The COVID-19 pandemic has changed our world dramatically in the past couple of weeks. At ESPS, the most significant change has been the shift from in-person to online lessons. By now, many of you have already begun lessons in this new format, and the experience may have left you with questions about how virtual learning might work for you and your family in the coming weeks.
How will virtual lessons compare to in-person lessons?
In many ways, the two will be quite similar. Students will continue to polish their working pieces and focus on new music. Students will work on elements like note-reading, theory, scales and technical exercises. Some students will also continue to work on ensemble pieces or non-Suzuki repertoire. Teachers are likely to adapt how they teach concepts or introduce new materials, and how they engage students will also change. For example, teachers can’t necessarily point to the music book and give a direction, so students might find themselves engaging differently and developing an improved level of responsibility. You might find you and/or your older students writing the lesson assignments, increasing everyone’s sense of ownership. Additionally, teachers will have the chance to observe how their students work with their at-home piano. Every piano is different, and already our teachers are learning so much by teaching the student on the piano on which they practice every day.
How can we improve the quality of our virtual lesson?
This will be a little different in every studio, but it is safe to say that there will be speed bumps as we set off on this new learning adventure! There are many options to connect, including Zoom, Facetime, What’s App and others, and you and your teacher will decide what will work best for you. It is to be expected that teachers and families will have both practical and technical challenges, but here are some tips that might make things a little easier.
- Have the following items on hand, ready to go for the lesson:
- Music and theory books
- Practice binder for note-taking
- Pencil, eraser and highlighter
- Headphones, mike, speaker (if you have them)
- For younger students:
- The song flashcards from the Volume 1 lyrics book (for Volume 1 students)
- Your ESPS practice die
- The Decide Now app on your mobile device
- Prepare for the lesson by moving toys away from the piano. Before the lesson, participate in a calming activity or fortify with a snack.
- The camera should not be hand-held during the lesson, but placed on a tripod, on a stack of books on a chair, or whatever other creative way you can come up with to get the right angle.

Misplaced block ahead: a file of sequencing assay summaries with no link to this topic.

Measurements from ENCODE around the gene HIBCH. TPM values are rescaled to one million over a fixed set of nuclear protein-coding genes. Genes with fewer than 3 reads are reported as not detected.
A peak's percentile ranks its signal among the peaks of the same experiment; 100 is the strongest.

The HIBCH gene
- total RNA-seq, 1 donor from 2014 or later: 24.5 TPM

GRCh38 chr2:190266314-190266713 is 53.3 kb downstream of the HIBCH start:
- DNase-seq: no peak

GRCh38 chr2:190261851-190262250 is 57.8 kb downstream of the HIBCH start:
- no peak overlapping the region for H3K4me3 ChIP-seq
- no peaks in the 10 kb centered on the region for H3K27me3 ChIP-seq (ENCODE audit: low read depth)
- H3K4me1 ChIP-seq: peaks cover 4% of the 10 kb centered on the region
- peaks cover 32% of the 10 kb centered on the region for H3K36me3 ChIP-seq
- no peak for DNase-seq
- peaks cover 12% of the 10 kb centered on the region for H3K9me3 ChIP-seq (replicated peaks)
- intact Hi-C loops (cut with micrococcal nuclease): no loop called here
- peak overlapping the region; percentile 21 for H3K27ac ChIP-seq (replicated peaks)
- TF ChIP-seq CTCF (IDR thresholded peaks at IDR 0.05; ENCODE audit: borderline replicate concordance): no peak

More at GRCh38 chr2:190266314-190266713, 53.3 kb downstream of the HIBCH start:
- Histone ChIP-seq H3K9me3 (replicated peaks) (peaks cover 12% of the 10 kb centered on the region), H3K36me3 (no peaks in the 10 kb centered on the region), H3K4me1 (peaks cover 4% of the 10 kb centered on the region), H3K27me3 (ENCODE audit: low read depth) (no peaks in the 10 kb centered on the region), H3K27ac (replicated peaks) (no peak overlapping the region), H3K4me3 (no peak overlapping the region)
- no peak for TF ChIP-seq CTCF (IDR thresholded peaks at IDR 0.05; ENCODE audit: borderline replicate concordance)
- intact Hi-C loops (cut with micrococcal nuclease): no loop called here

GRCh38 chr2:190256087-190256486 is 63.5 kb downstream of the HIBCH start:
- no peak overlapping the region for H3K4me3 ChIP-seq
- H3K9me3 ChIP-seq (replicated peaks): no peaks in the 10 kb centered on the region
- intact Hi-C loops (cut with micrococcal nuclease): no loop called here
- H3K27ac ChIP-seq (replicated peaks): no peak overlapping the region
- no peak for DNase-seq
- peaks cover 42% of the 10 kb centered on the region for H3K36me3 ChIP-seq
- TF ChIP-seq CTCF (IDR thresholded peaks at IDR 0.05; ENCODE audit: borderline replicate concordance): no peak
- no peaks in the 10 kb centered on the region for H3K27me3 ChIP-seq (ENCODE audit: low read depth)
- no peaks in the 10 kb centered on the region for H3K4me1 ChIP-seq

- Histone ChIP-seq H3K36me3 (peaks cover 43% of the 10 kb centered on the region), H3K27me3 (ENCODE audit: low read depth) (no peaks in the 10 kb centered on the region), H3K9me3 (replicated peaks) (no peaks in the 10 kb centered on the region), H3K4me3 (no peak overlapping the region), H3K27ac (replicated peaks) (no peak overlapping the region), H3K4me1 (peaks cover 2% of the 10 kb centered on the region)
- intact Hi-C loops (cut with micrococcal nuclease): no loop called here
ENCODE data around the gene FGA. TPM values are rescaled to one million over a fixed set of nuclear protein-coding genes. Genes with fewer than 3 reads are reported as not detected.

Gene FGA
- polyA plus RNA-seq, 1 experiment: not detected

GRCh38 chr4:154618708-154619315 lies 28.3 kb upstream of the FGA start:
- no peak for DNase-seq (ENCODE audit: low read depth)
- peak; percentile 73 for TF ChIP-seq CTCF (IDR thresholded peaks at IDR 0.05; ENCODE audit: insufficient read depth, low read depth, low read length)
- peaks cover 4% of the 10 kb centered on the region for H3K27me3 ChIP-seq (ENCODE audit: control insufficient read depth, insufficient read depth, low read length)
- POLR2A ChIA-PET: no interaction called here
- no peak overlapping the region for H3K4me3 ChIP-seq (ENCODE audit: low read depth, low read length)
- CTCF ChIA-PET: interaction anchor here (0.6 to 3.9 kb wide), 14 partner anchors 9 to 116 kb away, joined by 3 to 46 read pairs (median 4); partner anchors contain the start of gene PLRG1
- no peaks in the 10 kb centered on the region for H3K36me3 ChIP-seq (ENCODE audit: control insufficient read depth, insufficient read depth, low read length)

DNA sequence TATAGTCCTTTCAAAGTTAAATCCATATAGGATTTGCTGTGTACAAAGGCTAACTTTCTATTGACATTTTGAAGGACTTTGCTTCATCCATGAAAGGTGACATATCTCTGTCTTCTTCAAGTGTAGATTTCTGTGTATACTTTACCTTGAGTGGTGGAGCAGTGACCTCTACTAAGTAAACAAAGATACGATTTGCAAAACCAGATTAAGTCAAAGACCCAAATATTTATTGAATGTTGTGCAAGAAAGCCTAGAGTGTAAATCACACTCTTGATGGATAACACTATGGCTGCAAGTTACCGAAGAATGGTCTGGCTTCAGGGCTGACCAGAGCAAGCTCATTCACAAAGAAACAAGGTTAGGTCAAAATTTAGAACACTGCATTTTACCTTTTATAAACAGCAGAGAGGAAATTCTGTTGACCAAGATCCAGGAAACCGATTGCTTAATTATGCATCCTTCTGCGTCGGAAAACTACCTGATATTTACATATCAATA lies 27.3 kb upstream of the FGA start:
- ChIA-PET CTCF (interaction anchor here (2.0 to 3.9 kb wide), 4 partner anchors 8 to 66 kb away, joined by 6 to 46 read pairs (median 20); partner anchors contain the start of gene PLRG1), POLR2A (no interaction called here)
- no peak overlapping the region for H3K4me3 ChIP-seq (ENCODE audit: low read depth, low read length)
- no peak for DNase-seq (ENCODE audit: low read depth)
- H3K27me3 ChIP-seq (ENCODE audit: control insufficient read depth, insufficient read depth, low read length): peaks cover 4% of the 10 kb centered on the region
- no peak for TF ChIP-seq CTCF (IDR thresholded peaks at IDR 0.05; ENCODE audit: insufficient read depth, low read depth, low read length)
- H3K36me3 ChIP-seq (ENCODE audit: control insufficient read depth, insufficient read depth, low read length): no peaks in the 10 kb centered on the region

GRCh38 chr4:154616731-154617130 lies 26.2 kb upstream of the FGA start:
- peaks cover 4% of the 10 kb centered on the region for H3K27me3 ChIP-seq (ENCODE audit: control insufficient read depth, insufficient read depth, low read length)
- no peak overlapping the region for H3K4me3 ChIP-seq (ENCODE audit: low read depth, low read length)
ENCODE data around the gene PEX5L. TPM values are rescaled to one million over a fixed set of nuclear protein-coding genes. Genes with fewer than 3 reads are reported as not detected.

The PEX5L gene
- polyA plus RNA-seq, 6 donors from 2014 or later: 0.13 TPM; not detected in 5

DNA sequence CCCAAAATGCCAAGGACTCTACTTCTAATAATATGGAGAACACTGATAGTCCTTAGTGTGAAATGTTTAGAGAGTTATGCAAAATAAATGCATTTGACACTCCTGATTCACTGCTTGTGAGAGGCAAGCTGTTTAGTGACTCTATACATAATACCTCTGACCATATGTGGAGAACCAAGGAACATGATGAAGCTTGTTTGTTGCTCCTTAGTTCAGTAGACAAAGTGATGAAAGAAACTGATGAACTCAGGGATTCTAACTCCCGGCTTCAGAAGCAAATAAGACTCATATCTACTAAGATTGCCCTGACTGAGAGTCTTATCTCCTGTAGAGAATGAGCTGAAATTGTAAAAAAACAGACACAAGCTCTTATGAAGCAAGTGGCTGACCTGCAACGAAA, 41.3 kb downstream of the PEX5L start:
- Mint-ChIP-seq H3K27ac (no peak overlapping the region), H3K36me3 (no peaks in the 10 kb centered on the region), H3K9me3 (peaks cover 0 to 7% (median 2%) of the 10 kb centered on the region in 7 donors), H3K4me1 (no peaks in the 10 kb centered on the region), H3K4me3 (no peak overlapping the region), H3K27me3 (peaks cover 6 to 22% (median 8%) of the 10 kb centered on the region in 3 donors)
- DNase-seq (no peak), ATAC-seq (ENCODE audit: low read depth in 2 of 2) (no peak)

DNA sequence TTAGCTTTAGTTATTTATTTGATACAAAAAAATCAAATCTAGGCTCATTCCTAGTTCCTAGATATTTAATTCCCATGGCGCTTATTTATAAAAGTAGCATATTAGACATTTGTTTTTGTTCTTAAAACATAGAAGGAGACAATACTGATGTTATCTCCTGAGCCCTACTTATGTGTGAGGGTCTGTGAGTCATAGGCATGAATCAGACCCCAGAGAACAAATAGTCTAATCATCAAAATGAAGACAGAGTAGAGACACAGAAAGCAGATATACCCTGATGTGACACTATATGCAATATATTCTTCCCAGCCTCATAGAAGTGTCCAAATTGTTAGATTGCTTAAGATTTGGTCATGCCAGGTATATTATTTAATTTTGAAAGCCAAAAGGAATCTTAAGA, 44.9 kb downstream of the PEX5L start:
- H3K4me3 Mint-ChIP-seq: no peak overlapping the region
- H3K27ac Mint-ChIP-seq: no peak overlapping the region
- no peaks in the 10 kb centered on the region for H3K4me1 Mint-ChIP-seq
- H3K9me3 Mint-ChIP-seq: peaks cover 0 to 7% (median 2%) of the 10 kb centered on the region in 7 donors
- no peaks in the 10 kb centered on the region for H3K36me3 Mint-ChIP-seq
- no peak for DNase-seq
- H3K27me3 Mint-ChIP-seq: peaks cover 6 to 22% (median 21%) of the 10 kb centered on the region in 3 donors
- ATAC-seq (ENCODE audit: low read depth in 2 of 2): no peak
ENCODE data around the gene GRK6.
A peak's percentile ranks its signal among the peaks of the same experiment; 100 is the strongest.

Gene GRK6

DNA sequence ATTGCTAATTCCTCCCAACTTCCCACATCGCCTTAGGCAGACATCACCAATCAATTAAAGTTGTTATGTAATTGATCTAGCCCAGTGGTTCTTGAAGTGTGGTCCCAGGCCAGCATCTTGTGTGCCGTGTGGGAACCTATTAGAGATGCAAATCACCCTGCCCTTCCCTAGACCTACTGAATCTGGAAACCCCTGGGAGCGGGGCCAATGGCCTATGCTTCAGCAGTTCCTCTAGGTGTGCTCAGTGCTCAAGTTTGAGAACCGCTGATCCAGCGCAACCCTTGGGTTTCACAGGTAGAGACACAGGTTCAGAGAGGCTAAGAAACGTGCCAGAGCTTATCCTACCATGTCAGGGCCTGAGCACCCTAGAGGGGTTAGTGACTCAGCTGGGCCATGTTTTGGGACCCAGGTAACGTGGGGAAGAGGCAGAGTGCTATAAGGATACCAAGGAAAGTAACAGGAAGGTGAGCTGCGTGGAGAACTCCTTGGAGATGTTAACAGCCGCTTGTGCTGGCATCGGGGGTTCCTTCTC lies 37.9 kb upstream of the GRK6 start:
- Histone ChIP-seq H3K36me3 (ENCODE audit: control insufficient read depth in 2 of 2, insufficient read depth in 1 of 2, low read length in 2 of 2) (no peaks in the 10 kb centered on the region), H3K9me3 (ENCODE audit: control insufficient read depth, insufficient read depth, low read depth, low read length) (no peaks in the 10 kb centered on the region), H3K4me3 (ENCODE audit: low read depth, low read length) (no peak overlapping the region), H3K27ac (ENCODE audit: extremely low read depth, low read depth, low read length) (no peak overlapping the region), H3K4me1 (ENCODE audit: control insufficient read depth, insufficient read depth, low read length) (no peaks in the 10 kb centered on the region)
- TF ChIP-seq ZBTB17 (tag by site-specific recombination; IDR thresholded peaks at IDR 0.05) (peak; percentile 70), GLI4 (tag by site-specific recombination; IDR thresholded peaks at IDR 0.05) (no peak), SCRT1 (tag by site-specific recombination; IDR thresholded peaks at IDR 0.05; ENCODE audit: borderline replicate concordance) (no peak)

- Your recording device should be placed so that the student is in side profile and the camera is focused downward on the student’s hands.
- While your student is in the lesson, do everything you can to make sure the room is quiet. The sounds of your pet, other children, the TV in the next room or even dinner cooking nearby will all affect the sound quality for the student and teacher.
- Remember that the sound on your mobile device will be delayed and can be distorted, so be patient and experiment with headphones, speakers, etc. to see what works best for improving your sound quality.
- It may be helpful to limit the internet use of others during lesson time. Higher bandwidth demands can mean interruptions in video transmission.
Why should we continue with virtual lessons?
At the moment, everything in our world is uncertain. Our daily routine has been dramatically disrupted, and this is particularly true for our kids. Schools are closed and students are learning at home, most extracurricular activities have been cancelled, and kids are isolated from their friends and family.
But, with virtual lessons, we can maintain one small aspect of our usual routine. Most students have had lessons long enough to have developed a friendly and consistent relationship with their teacher and this regular contact along with daily practice could well be an important tool to help them maintain some level of certainty.
Some teachers have offered virtual lessons for a couple of weeks now, and already they are noticing that for some students, the quality and quantity of home practice has improved. How could it not, when we all have a little more time on our hands? Similarly, this is a great opportunity to play the Suzuki recordings and other music.
What should we do if we are struggling with virtual lessons?
If you are struggling with the virtual format or are experiencing a reduction in income and just aren’t sure about the possibility of continuing lessons right now, please get in touch with your teacher. Let them know what’s happening and why you are struggling. Everyone is impacted by COVID-19, and it is important for us to work together to get through this.
Right now, music teachers around the world are offering lessons online for the first time and are sharing experiences, ideas, and teaching resources through social media, blogs and teaching groups. Our own teachers are meeting regularly through web conferencing, sharing their experiences, offering suggestions and developing plans to keep the music going at ESPS. They continue to be committed to providing the very best online experience possible for our students. As always, we welcome your feedback as we move forward to develop a new normal. Keep in touch, and let’s keep the music going!